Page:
Common questions and the answers:
Q. Are the classes separated by age group or held as a whole group?
A. Some classes are taught as whole group, while others are separated by ability level. Individuals are met where they are and challenged based on their own ability and skill level. Math and Grammar are classes, for example, that are separated by ability level. Students work in small groups that are often mixed age/grade but similar in ability. Other classes, such as Writers’ Workshop, Thematic Studies, and Science are taught as a whole group.
Q. How do you work with mixed age groups?
A. Students benefit from working with mixed age levels. The “olders” often take on a role of mentor, while the “youngers” have the advantage of seeing what is possible as they build skill and gain experience. However, it is also true that during the middle school years, students vary widely and age is not the only factor in terms of ability level. Students are able to work in higher level classes and receive support in areas where needed at any age within the program. While the specific assignments are similar for all, the expectations vary for different age/grade levels. A student who is a beginning 5th-grade writer might receive the same assignment as a more experienced 8th-grade student, yet there is variance in the aproach to a task and outcome, based on the student’s level of understanding and depth of knowledge. Therefore, the objectives and expectations are focused on an individual and geared more specifically to a student’s needs at the time. Because of the low teacher-student ratio, teachers work closely with students and get to know each student well. This means that each student’s strengths, as well as areas needing support, can be considered and addressed in real time and in an ongoing basis.
Q. How do students develop socially during their time in such a small setting?
A. CELC is small by design. The students get to know each other so well that each person becomes very comfortable to be him or herself. This allows students to let down their guards and express themselves fully, with all of the energy and excitement a young adolescent can have! Therefore, it never feels like we have a small group because everyone is so much a part of the whole experience. In a larger setting there may be greater numbers of peers, yet in a small setting strong friendships and relationships form and everyone in the group is a valued member of the learning community. A large amount of time at CELC is spent developing our community through learning to build trust, respect, and care for each member within the group. This framework guides everything we do; students actively work to find ways to interact that supports one another. This does not mean that harmony happens all the time. We spend a lot of time learning to work together. Students face issues in real time in a way that asks them to be open to supporting and listening to each other in order to grow and build social skills. CELC is a community that provides a safe place to learn, grow, make mistakes, work together, et cetera, and this requires continuous commitment. CELC students often act similarly to how siblings might, and friendships get to a deeper level due to the amount of time people spend getting to know one another.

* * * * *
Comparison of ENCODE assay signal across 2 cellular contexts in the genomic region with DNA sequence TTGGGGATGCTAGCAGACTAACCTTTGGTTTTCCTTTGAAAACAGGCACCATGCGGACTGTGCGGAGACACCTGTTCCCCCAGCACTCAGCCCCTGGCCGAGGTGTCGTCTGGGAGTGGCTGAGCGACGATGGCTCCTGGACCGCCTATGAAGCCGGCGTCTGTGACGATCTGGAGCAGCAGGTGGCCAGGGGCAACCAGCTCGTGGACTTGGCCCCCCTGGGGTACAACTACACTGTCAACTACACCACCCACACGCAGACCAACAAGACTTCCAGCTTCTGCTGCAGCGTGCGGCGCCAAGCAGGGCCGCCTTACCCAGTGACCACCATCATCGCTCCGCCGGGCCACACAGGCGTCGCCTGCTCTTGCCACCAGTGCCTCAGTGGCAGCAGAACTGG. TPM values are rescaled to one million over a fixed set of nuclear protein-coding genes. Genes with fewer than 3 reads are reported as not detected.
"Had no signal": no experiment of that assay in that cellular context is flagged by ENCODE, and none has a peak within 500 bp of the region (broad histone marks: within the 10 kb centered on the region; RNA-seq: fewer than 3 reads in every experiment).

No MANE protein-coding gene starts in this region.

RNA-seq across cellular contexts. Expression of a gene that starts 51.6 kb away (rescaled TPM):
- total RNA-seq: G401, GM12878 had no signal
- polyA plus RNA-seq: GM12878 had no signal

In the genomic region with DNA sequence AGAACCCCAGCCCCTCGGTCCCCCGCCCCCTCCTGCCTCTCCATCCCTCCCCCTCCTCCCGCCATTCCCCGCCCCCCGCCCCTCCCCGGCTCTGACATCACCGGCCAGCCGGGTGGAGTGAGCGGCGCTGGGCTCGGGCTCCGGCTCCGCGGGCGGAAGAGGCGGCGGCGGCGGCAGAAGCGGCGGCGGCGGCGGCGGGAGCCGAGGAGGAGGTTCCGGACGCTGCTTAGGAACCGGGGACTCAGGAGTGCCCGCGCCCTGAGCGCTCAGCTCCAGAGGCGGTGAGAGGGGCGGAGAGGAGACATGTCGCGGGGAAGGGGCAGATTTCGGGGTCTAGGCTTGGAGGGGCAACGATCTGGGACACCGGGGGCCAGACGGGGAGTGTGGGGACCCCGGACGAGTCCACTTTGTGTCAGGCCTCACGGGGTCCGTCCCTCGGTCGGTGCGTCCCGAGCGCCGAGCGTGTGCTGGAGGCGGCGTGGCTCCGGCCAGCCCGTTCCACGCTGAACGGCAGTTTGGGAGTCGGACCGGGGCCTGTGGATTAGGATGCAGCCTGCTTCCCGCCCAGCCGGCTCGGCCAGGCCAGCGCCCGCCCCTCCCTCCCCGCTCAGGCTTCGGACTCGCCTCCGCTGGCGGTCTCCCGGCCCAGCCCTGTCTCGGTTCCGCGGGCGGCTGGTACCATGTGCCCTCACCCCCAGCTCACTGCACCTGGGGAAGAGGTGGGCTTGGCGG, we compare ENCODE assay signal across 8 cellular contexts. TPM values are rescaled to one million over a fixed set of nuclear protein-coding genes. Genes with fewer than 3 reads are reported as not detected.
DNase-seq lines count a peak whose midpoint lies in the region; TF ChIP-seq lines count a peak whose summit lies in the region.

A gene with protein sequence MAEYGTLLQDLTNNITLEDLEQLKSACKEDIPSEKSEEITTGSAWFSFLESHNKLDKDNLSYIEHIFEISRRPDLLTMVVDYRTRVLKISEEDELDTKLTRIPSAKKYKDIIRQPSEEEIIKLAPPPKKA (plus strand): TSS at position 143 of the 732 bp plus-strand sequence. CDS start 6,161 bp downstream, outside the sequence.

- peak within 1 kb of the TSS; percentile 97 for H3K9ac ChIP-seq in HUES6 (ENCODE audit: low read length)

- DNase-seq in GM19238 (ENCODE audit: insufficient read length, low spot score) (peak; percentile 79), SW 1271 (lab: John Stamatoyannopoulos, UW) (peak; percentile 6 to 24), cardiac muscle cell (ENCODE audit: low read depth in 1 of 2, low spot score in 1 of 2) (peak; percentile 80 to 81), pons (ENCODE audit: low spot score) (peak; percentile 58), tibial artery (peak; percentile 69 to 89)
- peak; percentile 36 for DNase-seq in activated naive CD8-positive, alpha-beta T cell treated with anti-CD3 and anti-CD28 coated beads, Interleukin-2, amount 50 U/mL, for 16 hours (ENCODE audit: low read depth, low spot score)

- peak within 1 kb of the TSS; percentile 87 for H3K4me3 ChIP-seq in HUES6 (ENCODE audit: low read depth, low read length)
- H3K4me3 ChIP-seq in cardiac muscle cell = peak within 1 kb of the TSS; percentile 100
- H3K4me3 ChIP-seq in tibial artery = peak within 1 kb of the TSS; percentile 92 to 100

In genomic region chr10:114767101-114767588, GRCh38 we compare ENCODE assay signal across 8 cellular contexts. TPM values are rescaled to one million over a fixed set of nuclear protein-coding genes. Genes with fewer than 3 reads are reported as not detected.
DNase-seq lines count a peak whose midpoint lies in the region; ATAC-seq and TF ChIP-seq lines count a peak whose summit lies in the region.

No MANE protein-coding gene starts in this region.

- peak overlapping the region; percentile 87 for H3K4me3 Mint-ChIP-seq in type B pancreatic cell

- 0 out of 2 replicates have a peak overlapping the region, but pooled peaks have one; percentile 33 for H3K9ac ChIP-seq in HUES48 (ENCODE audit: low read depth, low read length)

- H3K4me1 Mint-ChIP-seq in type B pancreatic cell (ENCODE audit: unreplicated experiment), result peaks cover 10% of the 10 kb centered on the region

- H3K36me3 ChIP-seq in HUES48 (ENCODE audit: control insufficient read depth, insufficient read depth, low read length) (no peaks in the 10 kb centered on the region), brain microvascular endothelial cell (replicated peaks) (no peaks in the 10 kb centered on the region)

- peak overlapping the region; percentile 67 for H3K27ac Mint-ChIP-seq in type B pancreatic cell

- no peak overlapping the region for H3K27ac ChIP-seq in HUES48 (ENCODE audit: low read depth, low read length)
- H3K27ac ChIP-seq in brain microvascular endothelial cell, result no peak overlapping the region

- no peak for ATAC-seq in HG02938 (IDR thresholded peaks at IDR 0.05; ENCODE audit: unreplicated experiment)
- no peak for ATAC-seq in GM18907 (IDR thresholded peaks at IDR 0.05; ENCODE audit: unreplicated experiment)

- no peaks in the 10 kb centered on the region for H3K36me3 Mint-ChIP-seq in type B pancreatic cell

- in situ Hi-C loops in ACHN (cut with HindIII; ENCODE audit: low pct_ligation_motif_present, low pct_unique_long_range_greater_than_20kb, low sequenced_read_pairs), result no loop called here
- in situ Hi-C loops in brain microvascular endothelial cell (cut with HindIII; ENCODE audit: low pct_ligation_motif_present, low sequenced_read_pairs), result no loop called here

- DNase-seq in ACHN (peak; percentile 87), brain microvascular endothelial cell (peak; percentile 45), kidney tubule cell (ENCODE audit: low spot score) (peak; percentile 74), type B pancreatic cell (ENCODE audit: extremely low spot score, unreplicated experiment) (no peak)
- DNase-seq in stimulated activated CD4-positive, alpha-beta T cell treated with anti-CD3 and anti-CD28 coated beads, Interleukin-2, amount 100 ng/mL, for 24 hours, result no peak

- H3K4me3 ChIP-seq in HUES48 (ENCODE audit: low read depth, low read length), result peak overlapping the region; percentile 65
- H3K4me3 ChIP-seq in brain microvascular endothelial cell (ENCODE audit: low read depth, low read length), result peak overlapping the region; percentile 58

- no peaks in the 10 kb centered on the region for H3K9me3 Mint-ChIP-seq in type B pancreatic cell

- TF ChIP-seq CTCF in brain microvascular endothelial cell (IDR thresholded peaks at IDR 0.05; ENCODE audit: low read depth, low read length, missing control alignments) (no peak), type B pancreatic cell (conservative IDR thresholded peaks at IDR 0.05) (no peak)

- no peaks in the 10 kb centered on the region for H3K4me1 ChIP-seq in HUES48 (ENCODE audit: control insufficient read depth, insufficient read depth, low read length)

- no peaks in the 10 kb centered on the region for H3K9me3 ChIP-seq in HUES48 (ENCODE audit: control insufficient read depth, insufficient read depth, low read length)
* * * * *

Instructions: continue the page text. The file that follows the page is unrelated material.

Q. Where do students go after CELC?
A. Students attend both public and private high schools of their/family’s choosing. A broad range of high schools are considered, including local public high schools, The Sound School, Cooperative Arts and Humanities Magnet, Common Ground High School, Notre Dame High School, Williams School, Hyde School of Health Sciences and Sports Medicine.
Q. How do CELC students apply to private schools or transfer back into the local public system?
A. CELC students may apply to private schools by following the standard application guidelines required by individual schools. For public schools, parents must register a student within the public school system. Each school district has different requirements. Students entering both private and public high schools often will need to take placement tests in order to be appropriately placed in Math and/or English. Depending on the particular school policy, CELC teacher recommendations may be enough to determine placement. CELC progress reports give detailed information about student progress and are used in the application process.
Q. How well do CELC graduates do as they move on to high school?
A. CELC alumni often keep in touch, and at times visit to share their experiences with “life after CELC”. Students report that they feel very well prepared academically, socially, in being able to advocate for themselves, staying well organized with keeping track of assignments, and in getting involved with clubs and extra-curricular experiences. Students often take higher level classes and receive honors and/or high honors.
If you have other questions, please contact us for more information!